Chapter: HTML template partials
Lecture: The jinja-partials package
0:00 When we're creating web applications, there's often times we need to duplicate some part of our
0:06 HTML. Here's an example from a project I'm about to tell you about.
0:11 You can see we've got a video,
0:13 we've got a subtitle, and we have the number of views, and we're going to use
0:16 that on the homepage, and we're also going to use that in this listing where we
0:19 can see more of them. They should look kind of familiar,
0:22 huh? Well that is exactly the same thing.
0:25 Yes, it's in a different section, and it probably has a different overall CSS selector
0:31 applied to it, but the HTML is identical.
0:35 And so, why should we write that and maintain it in multiple places?
0:38 We've already seen that in our application.
0:40 Remember the click to add video button?
0:42 It has to appear in two places.
0:44 But I really wanna emphasize that while this is not specifically about htmx,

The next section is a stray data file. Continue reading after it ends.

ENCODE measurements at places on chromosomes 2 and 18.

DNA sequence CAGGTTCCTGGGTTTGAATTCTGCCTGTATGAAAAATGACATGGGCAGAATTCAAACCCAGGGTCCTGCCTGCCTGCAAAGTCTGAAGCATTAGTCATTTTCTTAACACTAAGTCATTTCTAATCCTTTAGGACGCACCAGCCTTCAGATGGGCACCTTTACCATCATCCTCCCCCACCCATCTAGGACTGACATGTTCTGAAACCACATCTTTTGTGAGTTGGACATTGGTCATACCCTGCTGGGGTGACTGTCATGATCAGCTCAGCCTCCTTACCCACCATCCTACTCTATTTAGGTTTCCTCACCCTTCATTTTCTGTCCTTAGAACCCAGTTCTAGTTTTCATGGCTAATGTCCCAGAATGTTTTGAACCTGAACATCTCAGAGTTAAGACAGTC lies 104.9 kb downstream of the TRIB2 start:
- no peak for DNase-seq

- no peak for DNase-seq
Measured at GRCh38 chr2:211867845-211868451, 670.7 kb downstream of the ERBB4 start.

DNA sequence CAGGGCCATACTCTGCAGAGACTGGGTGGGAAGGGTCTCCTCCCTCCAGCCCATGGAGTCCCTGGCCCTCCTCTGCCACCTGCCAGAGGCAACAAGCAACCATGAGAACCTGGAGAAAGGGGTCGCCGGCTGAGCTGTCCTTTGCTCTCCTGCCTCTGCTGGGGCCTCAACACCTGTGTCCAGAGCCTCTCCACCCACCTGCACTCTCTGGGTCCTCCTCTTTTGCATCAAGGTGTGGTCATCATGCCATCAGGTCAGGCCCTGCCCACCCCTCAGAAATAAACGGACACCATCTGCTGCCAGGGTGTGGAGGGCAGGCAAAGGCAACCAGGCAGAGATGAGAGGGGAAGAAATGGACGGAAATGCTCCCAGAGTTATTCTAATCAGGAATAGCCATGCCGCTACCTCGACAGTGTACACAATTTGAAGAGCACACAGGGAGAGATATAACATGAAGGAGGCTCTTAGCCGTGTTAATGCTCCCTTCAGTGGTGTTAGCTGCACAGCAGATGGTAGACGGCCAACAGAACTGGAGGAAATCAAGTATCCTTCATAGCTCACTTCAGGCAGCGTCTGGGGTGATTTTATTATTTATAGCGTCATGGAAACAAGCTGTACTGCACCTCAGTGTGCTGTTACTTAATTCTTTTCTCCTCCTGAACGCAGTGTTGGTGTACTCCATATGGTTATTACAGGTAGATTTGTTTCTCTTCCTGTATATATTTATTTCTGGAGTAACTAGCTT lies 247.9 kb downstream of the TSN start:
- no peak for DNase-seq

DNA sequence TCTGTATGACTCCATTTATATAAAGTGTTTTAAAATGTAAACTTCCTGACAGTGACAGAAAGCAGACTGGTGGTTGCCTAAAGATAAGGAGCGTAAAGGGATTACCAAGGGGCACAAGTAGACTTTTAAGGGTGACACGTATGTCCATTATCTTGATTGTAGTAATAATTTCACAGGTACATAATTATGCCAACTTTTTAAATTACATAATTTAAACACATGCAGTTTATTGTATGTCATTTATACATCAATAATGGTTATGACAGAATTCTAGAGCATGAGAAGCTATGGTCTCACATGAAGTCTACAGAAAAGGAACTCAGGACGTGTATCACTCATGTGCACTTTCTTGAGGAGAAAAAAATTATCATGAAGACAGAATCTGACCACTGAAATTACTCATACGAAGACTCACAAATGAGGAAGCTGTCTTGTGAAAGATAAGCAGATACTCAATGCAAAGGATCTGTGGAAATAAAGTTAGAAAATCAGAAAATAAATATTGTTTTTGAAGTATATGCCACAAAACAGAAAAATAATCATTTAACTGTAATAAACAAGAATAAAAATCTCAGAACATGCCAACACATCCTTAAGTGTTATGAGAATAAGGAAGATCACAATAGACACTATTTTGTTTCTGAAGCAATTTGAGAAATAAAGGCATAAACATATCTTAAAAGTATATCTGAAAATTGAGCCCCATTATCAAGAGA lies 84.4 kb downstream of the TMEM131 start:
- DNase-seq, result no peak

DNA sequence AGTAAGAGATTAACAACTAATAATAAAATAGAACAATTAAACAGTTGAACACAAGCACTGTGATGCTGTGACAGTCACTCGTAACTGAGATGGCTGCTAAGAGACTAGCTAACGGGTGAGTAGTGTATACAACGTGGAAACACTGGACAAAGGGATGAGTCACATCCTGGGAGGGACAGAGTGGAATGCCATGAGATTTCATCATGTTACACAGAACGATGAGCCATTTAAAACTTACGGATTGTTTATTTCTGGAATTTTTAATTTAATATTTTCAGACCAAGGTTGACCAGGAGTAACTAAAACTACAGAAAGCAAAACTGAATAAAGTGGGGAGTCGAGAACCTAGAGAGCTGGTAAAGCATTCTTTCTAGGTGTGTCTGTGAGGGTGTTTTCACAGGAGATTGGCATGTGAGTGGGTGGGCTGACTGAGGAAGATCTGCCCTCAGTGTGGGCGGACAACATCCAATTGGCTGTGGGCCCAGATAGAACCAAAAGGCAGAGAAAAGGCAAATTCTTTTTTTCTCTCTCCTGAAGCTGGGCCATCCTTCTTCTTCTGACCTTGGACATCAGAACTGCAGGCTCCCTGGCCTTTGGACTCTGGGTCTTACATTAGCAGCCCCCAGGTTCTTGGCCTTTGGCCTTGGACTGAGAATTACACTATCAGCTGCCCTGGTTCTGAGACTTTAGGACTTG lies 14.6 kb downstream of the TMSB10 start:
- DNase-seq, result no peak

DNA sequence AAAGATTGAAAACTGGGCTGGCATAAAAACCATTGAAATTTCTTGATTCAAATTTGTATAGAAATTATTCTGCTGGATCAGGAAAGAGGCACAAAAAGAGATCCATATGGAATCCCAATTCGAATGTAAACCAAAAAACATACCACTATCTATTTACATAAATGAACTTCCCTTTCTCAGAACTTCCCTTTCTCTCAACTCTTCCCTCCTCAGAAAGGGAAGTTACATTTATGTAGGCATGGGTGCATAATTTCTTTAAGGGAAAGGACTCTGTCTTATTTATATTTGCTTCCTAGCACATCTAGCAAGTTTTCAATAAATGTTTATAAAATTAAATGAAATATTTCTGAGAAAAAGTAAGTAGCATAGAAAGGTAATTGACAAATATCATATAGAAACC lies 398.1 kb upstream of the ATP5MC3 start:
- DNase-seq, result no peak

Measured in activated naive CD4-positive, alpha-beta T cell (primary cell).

0:49 it really applies to all web applications.
0:52 They would benefit from having more organization.
0:55 It especially applies to using htmx with any of the Python web frameworks be that
1:01 Flask, Pyramid, Django or some other one like FastAPI.
1:06 So this ability to reuse like a function parts of our HTML in different places is
1:14 really critical. We haven't seen a complicated example of it yet,
1:17 but if we kept going without taking a pause and adopting this package,
1:23 we'd be in big trouble. Speaking of the package,
1:26 here we go, Jinja Partials.
1:28 So this package Jinja Partials, which I created specifically for this course, as well as I
1:33 just realized this problem is not being solved in Jinja or Chameleon or Django templates. All
1:40 the places, that really should be solved better.
1:42 So I created this package specifically for Jinja.
1:45 Notice right under the title there, it says there's also a Pyramid/Chameleon version.
1:49 So if you're using Chameleon, you're not left out.
1:52 We're going to use this Jinja partial package to make our code much cleaner and have
1:58 it defined one time, not in multiple places, in our Flask plus htmx web app.